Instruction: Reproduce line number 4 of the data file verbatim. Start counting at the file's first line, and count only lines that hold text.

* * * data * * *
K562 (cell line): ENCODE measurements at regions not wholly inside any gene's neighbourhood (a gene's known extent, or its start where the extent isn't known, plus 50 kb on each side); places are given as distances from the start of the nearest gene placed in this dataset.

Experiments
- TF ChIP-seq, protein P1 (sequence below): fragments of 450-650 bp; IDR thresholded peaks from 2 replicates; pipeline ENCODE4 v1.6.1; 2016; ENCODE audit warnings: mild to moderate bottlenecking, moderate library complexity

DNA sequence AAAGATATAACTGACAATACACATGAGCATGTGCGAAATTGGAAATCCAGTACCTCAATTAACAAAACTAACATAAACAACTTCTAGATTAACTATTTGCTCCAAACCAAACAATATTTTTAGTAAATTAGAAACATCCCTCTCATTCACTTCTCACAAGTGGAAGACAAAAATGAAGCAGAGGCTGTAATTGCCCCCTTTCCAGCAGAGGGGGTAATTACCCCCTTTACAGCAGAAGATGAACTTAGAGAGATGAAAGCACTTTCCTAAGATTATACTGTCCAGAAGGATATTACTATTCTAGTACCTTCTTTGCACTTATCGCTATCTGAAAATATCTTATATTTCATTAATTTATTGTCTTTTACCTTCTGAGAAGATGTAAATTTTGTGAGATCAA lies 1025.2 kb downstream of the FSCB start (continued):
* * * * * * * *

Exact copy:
DNA sequence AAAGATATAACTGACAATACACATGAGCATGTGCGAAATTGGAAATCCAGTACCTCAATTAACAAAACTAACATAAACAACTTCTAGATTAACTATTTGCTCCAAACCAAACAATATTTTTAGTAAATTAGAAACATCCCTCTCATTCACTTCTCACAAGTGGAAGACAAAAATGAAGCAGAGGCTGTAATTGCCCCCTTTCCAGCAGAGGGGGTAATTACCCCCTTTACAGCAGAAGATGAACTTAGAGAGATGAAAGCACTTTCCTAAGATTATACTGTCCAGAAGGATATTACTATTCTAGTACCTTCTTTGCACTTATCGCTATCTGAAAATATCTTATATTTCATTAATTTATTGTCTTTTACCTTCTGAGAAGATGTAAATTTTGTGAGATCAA lies 1025.2 kb downstream of the FSCB start (continued):